Evolving Varietals: The story of Copenhagen Sparkling Tea
As we celebrate Enotria&Coe’s 50th anniversary in 2022, we want to reflect on how the wine world has changed. Even as Enotria&Coe grew and evolved, the industry we operate in was also undergoing radical changes. In this blog post, we hear how Bo Sten Hansen, the founder of Copenhagen Sparkling Tea, which was the avant-garde of the low & no movement, came up with what seemed like a radical idea in 2011.
Anyone who has watched Mad Men (and maybe even everyone who hasn’t) knows that the 1960s was all about drinking in high quantities and high frequencies. It took a lot of time, political will, and health campaigns to change consumption habits. One of the campaigns that we might be familiar with today is “Dry January”, which was invented in 2014. And while January has become a popular month for people to cut back or abstain from alcohol, interest in no- and low-alcoholic beverages has increasingly become an evergreen trend around the world.
In 2011 Sparkling Tea was developed by the award-winning sommelier Jacob Kocemba, during his time at a Michelin restaurant in Copenhagen. Despite having access to an enviable wine cellar of more than 1,700 wines, he had one seemingly insurmountable challenge of finding a suitable wine to pair with a specific dessert. In looking for solutions, he realized the many possibilities within the world of tea. Eventually, his ideal dessert pairing was a homemade tea extract, which consisted of a blend of exclusive teas. A new category was invented as he watched the new drink become a great success, and a favorite amongst the guests of the restaurant.
At this precise time, Bo could see that open-mindedness towards new drinks categories was improving. The 2010s marked a turning point in sommeliers incorporating alternative drinks into their food and wine pairings, and every premium restaurant started developing an alcohol-free drinks menu.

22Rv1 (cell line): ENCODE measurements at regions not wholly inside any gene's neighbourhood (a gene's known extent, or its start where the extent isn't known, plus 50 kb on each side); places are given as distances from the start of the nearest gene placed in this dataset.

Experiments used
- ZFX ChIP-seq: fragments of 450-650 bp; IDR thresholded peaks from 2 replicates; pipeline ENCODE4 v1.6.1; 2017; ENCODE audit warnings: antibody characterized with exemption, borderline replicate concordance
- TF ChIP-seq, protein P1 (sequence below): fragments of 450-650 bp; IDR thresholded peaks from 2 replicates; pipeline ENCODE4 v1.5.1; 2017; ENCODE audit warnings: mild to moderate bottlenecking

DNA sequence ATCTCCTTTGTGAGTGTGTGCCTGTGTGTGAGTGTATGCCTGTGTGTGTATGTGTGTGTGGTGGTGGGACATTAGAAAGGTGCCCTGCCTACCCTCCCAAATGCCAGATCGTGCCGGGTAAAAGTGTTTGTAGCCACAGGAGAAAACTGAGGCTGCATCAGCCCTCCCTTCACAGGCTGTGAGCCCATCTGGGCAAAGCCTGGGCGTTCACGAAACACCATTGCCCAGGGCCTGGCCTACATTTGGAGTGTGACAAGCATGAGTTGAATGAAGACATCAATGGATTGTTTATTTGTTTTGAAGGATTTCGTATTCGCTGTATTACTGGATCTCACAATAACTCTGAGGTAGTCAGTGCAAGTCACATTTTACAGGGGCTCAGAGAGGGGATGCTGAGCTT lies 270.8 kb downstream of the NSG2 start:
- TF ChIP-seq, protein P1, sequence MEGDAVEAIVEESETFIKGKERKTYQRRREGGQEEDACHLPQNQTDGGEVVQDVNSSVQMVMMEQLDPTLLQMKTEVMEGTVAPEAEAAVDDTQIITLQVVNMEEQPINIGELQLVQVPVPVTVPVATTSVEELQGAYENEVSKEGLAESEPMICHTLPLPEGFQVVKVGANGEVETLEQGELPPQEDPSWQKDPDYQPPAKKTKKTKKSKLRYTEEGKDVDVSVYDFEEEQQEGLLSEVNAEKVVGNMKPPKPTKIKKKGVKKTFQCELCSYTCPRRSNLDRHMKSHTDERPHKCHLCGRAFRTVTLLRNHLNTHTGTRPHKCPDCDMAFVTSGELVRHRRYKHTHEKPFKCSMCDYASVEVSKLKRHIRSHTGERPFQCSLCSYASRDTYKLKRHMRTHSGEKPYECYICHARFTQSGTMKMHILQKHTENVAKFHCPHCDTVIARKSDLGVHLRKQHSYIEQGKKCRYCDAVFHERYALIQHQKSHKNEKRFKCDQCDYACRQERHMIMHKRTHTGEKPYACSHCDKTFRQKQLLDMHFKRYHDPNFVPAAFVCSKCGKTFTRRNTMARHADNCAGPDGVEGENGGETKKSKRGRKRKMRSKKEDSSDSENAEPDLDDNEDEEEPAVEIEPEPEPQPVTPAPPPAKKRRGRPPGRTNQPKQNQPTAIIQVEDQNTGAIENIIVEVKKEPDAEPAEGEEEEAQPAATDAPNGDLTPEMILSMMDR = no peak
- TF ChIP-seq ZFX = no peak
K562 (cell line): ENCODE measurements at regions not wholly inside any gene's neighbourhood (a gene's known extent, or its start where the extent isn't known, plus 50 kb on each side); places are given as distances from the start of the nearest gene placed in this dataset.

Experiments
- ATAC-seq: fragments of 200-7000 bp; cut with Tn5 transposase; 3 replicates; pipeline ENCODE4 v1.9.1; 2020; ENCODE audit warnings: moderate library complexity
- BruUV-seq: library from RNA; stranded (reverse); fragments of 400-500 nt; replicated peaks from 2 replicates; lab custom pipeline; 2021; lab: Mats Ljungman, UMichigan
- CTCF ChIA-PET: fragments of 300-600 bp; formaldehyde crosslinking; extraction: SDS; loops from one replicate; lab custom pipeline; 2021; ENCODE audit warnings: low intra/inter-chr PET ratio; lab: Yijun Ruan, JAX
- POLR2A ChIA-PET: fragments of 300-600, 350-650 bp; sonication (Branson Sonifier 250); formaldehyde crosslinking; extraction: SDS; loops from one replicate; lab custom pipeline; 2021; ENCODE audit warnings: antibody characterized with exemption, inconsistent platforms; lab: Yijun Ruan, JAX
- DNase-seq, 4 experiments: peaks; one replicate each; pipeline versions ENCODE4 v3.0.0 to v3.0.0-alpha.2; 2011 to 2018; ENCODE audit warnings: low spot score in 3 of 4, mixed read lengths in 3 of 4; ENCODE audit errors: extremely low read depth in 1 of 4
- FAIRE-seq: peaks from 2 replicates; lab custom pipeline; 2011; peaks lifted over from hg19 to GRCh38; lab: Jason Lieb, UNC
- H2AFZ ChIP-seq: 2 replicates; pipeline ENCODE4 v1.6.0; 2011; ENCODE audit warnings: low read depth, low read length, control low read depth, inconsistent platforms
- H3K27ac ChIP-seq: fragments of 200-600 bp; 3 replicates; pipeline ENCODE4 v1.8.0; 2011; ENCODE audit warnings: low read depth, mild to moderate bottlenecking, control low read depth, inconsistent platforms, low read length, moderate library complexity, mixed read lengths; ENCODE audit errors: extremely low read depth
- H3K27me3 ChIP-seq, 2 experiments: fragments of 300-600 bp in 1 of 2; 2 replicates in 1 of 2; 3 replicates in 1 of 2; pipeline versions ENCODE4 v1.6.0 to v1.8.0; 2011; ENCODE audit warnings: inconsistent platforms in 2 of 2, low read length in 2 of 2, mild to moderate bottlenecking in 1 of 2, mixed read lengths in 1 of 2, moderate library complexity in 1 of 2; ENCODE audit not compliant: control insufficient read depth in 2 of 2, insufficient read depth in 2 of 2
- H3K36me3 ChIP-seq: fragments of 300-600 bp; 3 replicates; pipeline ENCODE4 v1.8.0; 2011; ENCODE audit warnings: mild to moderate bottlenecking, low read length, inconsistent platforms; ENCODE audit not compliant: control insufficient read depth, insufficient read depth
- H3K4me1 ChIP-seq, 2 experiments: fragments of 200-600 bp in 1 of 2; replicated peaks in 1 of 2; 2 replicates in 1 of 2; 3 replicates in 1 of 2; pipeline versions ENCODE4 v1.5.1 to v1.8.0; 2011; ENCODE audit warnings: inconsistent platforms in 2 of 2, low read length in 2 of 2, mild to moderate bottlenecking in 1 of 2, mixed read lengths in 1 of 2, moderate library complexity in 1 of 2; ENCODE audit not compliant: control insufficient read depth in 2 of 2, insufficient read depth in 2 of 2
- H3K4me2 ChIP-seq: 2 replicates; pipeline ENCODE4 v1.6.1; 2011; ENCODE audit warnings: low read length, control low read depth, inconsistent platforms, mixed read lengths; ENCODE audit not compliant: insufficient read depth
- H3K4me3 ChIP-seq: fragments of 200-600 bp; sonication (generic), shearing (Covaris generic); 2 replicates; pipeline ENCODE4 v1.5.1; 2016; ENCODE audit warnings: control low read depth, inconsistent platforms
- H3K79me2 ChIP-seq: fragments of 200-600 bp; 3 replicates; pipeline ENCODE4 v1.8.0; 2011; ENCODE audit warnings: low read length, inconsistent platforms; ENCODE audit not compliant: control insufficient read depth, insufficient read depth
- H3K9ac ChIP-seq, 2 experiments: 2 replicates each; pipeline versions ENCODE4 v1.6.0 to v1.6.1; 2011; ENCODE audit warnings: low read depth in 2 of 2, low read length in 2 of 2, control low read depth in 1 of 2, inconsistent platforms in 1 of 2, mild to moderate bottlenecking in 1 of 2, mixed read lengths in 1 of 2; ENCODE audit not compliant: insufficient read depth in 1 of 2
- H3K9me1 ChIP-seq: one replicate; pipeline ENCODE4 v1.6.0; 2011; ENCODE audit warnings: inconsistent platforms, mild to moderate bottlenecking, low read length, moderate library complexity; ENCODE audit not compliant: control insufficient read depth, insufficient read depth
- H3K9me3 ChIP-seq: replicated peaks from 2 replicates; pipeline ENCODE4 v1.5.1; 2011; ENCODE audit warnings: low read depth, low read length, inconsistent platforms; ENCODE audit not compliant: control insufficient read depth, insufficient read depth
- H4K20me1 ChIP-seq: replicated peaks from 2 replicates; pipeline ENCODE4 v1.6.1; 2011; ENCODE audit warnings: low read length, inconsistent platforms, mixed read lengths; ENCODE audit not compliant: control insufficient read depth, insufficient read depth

Pioneers then saw the same potential and demand in the spirits category and started to rethink where this trend could go next. Most famously, Seedlip introduced their 0% spirits alternatives in 2014. Fast-forward almost a decade, and we see demand for the no and low category growing rapidly. And this is not limited to Denmark, as Copenhagen Sparkling Tea now is listed in over 75 Michelin starred restaurants across 35 countries.
Doubtless, the parallel phenomenon of reprioritizing healthy living, natural products, and environmental consciousness has affected the drinks industry and boosted the low & no category. With non-alcoholic products now relatively well-established, the team at Copenhage Sparkling Tea are convinced that the next “big thing” in drinks will be in the low alcohol space. We wouldn’t be surprised if the next ten years saw the emergence of more low alcohol brands, such as wines with an ABV of 5-7%, or spirits with an ABV of 15%. There could well be innovative and brand-new sub-categories too.
More and more, we hear that consumers care less about how much they drink, and are increasingly intentional about the quality of what they drink.
How different would the Don Draper character be if someone were to rewrite the series and set it in the 2030s?